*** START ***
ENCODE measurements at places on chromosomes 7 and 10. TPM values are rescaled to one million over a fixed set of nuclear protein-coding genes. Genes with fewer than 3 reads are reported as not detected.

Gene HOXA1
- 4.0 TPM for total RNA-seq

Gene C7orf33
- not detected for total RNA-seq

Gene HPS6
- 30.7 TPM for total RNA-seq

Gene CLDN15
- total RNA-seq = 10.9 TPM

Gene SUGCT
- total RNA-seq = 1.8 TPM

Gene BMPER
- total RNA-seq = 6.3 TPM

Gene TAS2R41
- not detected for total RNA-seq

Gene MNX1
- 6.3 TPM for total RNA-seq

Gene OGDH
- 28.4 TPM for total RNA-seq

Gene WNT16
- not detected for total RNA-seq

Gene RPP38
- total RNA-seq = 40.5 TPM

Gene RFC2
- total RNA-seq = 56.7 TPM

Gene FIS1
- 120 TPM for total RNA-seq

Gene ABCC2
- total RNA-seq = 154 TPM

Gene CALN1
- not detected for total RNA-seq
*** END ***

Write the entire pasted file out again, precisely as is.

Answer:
ENCODE measurements at places on chromosomes 7 and 10. TPM values are rescaled to one million over a fixed set of nuclear protein-coding genes. Genes with fewer than 3 reads are reported as not detected.

Gene HOXA1
- 4.0 TPM for total RNA-seq

Gene C7orf33
- not detected for total RNA-seq

Gene HPS6
- 30.7 TPM for total RNA-seq

Gene CLDN15
- total RNA-seq = 10.9 TPM

Gene SUGCT
- total RNA-seq = 1.8 TPM

Gene BMPER
- total RNA-seq = 6.3 TPM

Gene TAS2R41
- not detected for total RNA-seq

Gene MNX1
- 6.3 TPM for total RNA-seq

Gene OGDH
- 28.4 TPM for total RNA-seq

Gene WNT16
- not detected for total RNA-seq

Gene RPP38
- total RNA-seq = 40.5 TPM

Gene RFC2
- total RNA-seq = 56.7 TPM

Gene FIS1
- 120 TPM for total RNA-seq

Gene ABCC2
- total RNA-seq = 154 TPM

Gene CALN1
- not detected for total RNA-seq